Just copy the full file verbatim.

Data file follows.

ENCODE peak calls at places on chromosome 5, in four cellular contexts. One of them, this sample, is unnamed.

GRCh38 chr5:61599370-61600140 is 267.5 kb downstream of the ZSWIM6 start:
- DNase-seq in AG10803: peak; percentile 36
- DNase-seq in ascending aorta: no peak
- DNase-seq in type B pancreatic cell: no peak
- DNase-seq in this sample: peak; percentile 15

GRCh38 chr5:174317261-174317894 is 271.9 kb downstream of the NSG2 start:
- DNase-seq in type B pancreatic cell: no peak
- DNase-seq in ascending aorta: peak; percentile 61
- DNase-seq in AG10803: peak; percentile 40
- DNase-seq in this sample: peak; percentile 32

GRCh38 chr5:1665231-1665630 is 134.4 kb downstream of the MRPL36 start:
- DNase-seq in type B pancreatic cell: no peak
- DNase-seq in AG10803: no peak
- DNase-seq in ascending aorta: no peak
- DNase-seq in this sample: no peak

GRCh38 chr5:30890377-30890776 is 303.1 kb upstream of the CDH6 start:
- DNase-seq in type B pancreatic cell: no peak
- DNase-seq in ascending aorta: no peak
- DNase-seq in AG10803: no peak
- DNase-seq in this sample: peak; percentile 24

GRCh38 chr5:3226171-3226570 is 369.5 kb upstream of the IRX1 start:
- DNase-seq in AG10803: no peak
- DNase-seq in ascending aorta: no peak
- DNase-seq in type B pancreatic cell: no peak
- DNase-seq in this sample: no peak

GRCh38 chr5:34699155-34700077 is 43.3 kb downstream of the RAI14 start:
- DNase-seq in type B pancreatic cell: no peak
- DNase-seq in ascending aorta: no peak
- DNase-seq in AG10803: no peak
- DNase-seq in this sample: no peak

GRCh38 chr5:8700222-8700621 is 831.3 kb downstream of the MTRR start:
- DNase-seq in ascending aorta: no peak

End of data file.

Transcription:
ENCODE peak calls at places on chromosome 5, in four cellular contexts. One of them, this sample, is unnamed.

GRCh38 chr5:61599370-61600140 is 267.5 kb downstream of the ZSWIM6 start:
- DNase-seq in AG10803: peak; percentile 36
- DNase-seq in ascending aorta: no peak
- DNase-seq in type B pancreatic cell: no peak
- DNase-seq in this sample: peak; percentile 15

GRCh38 chr5:174317261-174317894 is 271.9 kb downstream of the NSG2 start:
- DNase-seq in type B pancreatic cell: no peak
- DNase-seq in ascending aorta: peak; percentile 61
- DNase-seq in AG10803: peak; percentile 40
- DNase-seq in this sample: peak; percentile 32

GRCh38 chr5:1665231-1665630 is 134.4 kb downstream of the MRPL36 start:
- DNase-seq in type B pancreatic cell: no peak
- DNase-seq in AG10803: no peak
- DNase-seq in ascending aorta: no peak
- DNase-seq in this sample: no peak

GRCh38 chr5:30890377-30890776 is 303.1 kb upstream of the CDH6 start:
- DNase-seq in type B pancreatic cell: no peak
- DNase-seq in ascending aorta: no peak
- DNase-seq in AG10803: no peak
- DNase-seq in this sample: peak; percentile 24

GRCh38 chr5:3226171-3226570 is 369.5 kb upstream of the IRX1 start:
- DNase-seq in AG10803: no peak
- DNase-seq in ascending aorta: no peak
- DNase-seq in type B pancreatic cell: no peak
- DNase-seq in this sample: no peak

GRCh38 chr5:34699155-34700077 is 43.3 kb downstream of the RAI14 start:
- DNase-seq in type B pancreatic cell: no peak
- DNase-seq in ascending aorta: no peak
- DNase-seq in AG10803: no peak
- DNase-seq in this sample: no peak

GRCh38 chr5:8700222-8700621 is 831.3 kb downstream of the MTRR start:
- DNase-seq in ascending aorta: no peak